The emotion in Hendrik's voice as he reads the story convinces Geoffrey that this is the very same sea captain, the Flying Dutchman of the story. He also suspects that the captain has fallen truly in love with Pandora, that she might be the one to rescue him from his bondage. But even if Pandora were willing to sacrifice herself, how could the Dutchman ever allow her to do it?

Albert Lewin, the man behind Pandora and the Flying Dutchman, was one of the most unusual directors to come out of mid-century filmmaking. He only directed six films, all of which he wrote and produced himself. In defiance of mainstream tastes, his films were erudite, highbrow, and fiercely intellectual. Lewin was also an art collector, with a taste for the surreal (his friends included Man Ray and Max Ernst) and his films frequently reflected this fascination. Pandora and the Flying Dutchman was his fourth film and many consider it the culmination of Lewin's obsessions: a proudly romantic, visually fascinating attempt to bring his love for myths and art to cinematic life. 

Talk about an embarrassment of riches--Pandora and the Flying Dutchman might be considered an embarrassment of references. The film takes the original legend of the Flying Dutchman and combines it with the Greek legend of Pandora, the fabled "darling of the gods." The name of the village in which the film is set is Esperanza ("hope"), famously the only thing Pandora had left after she opened the box. And the Dutchman is given a backstory straight out of Othello, with a chance at redemption that hails from Heinrich Heine's classic opera.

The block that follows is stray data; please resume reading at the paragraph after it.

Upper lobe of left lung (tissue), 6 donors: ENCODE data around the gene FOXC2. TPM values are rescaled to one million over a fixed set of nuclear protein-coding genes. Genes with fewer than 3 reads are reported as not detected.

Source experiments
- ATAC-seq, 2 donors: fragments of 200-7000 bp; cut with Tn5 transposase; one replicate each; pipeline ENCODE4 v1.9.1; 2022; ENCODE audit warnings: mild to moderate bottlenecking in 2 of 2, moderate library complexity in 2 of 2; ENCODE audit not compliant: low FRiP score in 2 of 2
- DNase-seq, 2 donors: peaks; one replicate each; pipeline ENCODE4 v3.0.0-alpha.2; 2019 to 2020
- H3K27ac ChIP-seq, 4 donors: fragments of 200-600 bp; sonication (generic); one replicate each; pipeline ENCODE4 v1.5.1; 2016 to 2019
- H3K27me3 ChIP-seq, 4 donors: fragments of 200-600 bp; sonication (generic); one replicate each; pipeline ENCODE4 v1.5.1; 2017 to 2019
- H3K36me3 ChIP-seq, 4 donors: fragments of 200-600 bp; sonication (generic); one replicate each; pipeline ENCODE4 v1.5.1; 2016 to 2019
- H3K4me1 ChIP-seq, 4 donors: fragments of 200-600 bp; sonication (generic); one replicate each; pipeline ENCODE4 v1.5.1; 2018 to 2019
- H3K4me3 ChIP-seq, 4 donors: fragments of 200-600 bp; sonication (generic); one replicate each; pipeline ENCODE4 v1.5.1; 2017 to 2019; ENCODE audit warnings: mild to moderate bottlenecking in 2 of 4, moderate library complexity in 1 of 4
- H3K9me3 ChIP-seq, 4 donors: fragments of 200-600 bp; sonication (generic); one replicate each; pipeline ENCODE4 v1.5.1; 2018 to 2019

Lewin threads the film with other, smaller details. The film opens with lines from the Rubaiyat. Hendrik the Dutchman recites Matthew Arnold's "Dover Beach" at one point. Hendrik's painting of Pandora is an actual painting by Man Ray, who also designed a chess set for the film. The cast roams over beaches strewn with broken statuary. This last detail leads to one of the film's more memorable setpieces, as a crowd of partygoers dance and laugh amidst the statues, the new merrily tramping all over the old. It's like a sequence straight out of La Dolce Vita.